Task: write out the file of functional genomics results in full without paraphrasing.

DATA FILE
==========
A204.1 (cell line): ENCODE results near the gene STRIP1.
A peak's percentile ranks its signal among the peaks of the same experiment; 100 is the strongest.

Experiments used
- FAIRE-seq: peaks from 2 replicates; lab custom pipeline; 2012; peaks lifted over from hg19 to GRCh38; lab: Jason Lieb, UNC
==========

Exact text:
A204.1 (cell line): ENCODE results near the gene STRIP1.
A peak's percentile ranks its signal among the peaks of the same experiment; 100 is the strongest.

Experiments used
- FAIRE-seq: peaks from 2 replicates; lab custom pipeline; 2012; peaks lifted over from hg19 to GRCh38; lab: Jason Lieb, UNC